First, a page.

Contactless biometrics and fever detection demand, digital ID credentials top industry news this week

Categories Biometrics News  |  Trade Notes
Contactless biometrics and fever detection demand, digital ID credentials top industry news this week

The biometrics industry continues to adjust to the global lockdown with new offerings for fever detection, attempts to find early detection systems, and touchless technologies. The market may shift away from contact fingerprints, but ways to perform functions like accurate voter registration and deduplication, as has just been accomplished in Guinea, will still be needed.

A series of announcements from companies relating to biometrics in Africa made one of our top stories of the week. A new board member for BIO-key, the next update in a Yoti Fellow’s field diary, a report from the Center for Global Development, and developments from countries across the continent made for busy week.

Guinea’s voter roll has been updated with Innovatrics biometric technology, only six months after the contract was awarded. The exercise found 60,000 underage people who previously would have been allowed to vote; enough to be significant for the election’s integrity but not as troubling a number as has been found in some similar processes in other countries.

The week was dominated, perhaps more than any other so far in the industry, by news related to the COVID-19 pandemic.

Thermal detection technology from AnyVision is being deployed to a hospital in Israel, as the company builds its non-facial recognition business. What is different about this system from so many others recently announced is that it differentiates between different causes of elevated body temperature. Companies continue to add fever detection capabilities to biometric hardware, with Dermalog, Telpo, DFI, Hikvision and Kogniz all announcing new integrations. Voice recognition could also be used in early COVID-19 detection, according to a Carnegie Mellon researcher who has created a prototype biometric smartphone application.

The “new normal” could spell the death of the touch-based fingerprint, as Acuity Principal Maxine Most writes. The smartphone market is excepted, however, and the nascent fingerprint payment card market is not noted in the report. As life slowly begins to return to normal in some areas, biometrics could play a significant role in ensuring the efficient delivery of supply-limited vaccines, or provide a way to confirm an individual has immunity due to antibodies, according to a report this week.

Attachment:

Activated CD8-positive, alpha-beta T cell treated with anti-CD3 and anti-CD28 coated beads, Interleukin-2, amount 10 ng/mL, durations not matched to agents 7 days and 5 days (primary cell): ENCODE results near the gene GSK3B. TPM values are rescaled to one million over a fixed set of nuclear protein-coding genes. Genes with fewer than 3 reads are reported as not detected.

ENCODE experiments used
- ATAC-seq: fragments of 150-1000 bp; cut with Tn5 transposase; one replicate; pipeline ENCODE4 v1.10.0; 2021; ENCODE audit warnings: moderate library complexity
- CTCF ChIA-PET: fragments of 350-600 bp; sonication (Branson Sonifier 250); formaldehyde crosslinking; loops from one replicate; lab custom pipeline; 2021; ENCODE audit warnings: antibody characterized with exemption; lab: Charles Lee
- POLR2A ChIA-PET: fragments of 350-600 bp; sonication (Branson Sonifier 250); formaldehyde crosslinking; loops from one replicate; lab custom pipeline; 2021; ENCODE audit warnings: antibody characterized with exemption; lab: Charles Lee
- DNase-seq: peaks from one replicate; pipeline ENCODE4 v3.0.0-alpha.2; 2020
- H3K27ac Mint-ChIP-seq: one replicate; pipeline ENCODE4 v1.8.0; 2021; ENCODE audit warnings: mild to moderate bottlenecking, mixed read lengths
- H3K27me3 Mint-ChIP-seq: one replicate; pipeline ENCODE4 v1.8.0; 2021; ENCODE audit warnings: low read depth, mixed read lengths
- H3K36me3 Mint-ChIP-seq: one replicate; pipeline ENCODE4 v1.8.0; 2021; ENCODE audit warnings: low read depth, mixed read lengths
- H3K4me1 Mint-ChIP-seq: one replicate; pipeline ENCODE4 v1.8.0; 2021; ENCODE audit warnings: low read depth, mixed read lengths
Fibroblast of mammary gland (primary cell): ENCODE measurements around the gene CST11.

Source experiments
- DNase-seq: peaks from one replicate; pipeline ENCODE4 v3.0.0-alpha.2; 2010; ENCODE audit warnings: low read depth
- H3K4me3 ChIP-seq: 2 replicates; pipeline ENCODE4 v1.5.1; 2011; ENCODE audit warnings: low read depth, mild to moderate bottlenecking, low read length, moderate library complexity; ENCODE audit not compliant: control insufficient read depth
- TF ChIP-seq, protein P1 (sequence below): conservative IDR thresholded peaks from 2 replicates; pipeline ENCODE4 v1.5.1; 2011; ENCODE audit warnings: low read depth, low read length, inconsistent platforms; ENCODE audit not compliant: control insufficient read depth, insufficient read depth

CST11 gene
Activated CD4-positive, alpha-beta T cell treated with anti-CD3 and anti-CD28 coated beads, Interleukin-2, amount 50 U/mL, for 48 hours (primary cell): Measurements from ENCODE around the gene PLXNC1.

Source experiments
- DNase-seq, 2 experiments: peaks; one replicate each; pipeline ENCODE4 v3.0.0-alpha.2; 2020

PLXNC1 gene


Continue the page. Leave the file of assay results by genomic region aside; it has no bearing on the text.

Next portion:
The industry continues to offer its support to medical professionals and essential service workers, with ID.me providing credentialing for discounted gas from a major national chain. CEO Blake Hall tells Biometric Update that companies in the space have an opportunity to help their communities, as the trend towards digital transactions accelerates.

Another aspect of the same trend is digital learning, which is often supported by Google’s classroom tools. Those same tools violate Illinois’ biometric privacy laws, however, according to a new potential class action suit against the tech giant.

Japanese companies are wasting no time responding to increasing demand for contactless processes by launching new biometric and imaging products, extending touchless access control from front doors to elevators and projecting virtual restaurant menus. British startups have developed digital passports to help NHS workers, with VST Enterprises launching an offering backed by facial recognition for workforce and access management, while Patchwork.Health and Truu have developed a digital staff passport to assist with NHS staff redeployment.